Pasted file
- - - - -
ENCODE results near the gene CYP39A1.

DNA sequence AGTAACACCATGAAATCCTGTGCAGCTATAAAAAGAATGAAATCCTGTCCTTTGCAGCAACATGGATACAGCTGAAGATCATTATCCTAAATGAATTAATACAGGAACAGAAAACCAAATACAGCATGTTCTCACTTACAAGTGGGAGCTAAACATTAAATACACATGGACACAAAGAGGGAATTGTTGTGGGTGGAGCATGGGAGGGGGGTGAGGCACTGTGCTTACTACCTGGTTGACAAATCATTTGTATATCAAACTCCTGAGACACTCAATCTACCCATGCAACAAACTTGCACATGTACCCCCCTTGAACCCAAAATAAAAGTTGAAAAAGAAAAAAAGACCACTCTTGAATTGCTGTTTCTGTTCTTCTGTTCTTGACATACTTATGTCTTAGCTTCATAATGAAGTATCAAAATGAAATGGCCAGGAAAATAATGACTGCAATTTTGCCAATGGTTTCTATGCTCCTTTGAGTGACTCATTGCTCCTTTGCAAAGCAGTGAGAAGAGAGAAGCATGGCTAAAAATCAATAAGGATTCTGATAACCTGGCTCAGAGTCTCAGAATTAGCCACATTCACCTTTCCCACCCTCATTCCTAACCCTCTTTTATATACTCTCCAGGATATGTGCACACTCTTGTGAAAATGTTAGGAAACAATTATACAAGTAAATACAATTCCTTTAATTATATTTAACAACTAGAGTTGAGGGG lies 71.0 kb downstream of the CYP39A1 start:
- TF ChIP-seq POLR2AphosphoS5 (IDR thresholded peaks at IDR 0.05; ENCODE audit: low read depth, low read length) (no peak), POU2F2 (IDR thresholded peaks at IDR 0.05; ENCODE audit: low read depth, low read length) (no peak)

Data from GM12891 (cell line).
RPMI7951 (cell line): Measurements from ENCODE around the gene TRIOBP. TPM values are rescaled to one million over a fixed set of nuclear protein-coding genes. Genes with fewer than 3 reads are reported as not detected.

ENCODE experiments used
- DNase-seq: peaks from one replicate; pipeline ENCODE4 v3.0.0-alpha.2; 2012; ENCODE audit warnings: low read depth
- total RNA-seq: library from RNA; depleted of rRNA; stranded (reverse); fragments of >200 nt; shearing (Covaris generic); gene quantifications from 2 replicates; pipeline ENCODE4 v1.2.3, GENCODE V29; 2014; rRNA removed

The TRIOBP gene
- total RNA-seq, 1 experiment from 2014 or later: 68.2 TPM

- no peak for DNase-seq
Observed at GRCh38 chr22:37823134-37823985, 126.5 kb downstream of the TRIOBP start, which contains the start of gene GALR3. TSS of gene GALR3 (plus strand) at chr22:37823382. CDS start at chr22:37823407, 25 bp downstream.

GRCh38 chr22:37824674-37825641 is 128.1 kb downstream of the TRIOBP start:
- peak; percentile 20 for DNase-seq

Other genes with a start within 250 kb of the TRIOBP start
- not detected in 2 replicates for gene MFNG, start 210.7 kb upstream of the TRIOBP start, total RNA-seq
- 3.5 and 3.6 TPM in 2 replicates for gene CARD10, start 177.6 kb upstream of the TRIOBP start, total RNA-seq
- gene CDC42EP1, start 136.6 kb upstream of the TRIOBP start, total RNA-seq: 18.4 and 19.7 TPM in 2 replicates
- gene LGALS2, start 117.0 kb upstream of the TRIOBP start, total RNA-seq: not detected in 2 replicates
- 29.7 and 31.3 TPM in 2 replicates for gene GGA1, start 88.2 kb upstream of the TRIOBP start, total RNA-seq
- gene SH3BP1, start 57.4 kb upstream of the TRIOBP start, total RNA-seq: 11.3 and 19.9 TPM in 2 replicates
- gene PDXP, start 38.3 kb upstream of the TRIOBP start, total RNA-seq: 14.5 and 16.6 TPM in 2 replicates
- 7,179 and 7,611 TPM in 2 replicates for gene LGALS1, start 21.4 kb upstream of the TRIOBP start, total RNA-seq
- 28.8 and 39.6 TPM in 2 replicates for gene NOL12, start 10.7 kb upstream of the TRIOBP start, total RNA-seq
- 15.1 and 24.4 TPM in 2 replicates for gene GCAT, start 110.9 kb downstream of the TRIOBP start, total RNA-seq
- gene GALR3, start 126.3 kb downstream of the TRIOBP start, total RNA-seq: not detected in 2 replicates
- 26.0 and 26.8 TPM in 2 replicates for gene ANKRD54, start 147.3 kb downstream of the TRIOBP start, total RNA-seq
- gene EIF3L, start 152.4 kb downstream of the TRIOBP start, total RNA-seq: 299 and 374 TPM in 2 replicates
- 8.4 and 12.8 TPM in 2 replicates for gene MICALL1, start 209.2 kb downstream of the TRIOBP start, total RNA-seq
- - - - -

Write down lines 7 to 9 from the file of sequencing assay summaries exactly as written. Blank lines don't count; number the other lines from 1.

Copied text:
- DNase-seq: peaks from one replicate; pipeline ENCODE4 v3.0.0-alpha.2; 2012; ENCODE audit warnings: low read depth
- total RNA-seq: library from RNA; depleted of rRNA; stranded (reverse); fragments of >200 nt; shearing (Covaris generic); gene quantifications from 2 replicates; pipeline ENCODE4 v1.2.3, GENCODE V29; 2014; rRNA removed

The TRIOBP gene